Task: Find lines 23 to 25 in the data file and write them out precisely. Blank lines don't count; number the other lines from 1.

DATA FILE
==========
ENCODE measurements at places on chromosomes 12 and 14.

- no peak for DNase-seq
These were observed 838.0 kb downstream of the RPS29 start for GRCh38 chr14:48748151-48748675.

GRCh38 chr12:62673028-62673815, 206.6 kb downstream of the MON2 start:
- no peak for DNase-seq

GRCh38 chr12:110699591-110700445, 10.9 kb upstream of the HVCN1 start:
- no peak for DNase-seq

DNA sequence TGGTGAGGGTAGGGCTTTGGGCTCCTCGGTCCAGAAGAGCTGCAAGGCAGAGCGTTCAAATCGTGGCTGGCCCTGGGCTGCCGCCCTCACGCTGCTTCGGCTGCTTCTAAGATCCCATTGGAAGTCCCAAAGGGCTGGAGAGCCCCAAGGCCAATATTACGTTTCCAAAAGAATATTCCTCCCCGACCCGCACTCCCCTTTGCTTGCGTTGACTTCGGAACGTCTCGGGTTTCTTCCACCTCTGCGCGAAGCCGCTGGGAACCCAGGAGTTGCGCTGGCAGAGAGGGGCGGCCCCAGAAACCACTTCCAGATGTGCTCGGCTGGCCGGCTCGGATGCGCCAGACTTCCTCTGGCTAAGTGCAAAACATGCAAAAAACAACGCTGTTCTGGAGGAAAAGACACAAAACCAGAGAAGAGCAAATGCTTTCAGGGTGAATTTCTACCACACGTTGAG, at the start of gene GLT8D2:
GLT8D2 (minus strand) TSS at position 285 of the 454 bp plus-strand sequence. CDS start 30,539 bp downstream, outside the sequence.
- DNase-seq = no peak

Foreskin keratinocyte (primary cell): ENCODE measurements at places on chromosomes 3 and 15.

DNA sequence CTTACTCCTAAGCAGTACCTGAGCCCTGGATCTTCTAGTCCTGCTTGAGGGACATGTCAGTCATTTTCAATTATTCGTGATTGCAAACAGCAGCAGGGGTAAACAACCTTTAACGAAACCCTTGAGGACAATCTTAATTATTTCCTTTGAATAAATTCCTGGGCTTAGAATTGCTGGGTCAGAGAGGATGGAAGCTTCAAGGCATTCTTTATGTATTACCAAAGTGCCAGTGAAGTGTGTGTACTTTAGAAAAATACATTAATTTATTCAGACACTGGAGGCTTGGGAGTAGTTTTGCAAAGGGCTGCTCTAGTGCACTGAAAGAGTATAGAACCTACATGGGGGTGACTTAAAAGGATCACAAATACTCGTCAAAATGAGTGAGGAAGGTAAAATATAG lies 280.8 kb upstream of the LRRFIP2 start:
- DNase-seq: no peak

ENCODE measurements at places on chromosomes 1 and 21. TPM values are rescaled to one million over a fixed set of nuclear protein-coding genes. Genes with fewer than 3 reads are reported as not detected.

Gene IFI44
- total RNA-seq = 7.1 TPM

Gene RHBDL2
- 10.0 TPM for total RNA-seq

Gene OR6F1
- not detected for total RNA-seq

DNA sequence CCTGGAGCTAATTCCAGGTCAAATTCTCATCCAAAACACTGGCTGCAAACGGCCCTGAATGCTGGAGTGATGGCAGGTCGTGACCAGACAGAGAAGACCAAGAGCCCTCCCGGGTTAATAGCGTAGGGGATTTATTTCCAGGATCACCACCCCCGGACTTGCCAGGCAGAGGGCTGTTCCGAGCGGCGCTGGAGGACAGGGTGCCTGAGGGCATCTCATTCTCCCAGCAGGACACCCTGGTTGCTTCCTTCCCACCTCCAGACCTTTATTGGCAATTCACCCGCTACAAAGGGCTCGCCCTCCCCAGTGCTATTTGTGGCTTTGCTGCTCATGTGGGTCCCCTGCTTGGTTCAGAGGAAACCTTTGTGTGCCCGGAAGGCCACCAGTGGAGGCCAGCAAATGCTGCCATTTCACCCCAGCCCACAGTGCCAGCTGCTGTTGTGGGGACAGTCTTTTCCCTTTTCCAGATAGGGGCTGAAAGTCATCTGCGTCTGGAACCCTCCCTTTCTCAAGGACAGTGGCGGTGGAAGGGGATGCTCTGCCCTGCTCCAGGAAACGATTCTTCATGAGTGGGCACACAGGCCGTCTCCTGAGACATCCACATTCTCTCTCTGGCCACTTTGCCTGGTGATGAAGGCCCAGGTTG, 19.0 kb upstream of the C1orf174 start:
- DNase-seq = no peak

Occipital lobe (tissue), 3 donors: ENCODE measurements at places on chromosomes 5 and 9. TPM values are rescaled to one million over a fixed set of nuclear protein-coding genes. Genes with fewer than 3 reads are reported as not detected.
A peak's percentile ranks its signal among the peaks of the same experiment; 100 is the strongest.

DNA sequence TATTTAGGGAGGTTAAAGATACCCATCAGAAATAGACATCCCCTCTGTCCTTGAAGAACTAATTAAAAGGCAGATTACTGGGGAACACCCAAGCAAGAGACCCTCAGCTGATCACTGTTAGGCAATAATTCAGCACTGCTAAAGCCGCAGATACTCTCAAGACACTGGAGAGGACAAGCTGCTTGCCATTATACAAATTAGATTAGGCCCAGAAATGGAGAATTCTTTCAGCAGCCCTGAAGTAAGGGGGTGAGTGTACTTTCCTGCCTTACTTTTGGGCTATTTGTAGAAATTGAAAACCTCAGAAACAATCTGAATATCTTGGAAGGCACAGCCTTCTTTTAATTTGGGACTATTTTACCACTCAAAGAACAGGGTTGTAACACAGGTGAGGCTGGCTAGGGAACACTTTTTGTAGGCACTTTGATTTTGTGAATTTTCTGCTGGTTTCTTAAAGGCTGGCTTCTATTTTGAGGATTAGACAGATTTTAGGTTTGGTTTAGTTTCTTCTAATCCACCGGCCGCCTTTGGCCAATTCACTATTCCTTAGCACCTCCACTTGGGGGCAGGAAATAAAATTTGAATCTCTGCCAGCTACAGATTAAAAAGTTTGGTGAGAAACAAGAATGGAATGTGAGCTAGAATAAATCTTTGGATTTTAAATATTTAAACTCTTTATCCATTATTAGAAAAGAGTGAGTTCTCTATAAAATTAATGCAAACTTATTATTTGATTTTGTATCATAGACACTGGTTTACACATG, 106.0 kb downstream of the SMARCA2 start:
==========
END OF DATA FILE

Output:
Occipital lobe (tissue), 3 donors: ENCODE measurements at places on chromosomes 5 and 9. TPM values are rescaled to one million over a fixed set of nuclear protein-coding genes. Genes with fewer than 3 reads are reported as not detected.
A peak's percentile ranks its signal among the peaks of the same experiment; 100 is the strongest.

DNA sequence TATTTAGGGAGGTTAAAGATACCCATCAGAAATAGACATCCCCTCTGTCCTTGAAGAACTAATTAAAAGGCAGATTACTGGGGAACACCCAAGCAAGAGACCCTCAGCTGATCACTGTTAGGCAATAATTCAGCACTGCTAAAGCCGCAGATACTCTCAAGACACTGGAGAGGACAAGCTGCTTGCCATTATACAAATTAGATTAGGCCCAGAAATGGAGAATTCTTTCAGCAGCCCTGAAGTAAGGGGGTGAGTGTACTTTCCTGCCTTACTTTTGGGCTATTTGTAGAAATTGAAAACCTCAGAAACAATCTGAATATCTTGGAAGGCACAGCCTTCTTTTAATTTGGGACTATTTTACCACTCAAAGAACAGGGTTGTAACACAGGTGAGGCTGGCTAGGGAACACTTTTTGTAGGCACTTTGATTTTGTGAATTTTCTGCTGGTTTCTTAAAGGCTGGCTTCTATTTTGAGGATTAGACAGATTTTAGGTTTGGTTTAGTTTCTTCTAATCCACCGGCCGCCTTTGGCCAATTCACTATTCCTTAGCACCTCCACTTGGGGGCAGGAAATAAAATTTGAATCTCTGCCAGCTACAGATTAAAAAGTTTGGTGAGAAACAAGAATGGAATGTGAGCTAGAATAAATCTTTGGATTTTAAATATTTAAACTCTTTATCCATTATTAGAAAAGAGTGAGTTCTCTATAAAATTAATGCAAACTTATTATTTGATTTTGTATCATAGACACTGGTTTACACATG, 106.0 kb downstream of the SMARCA2 start: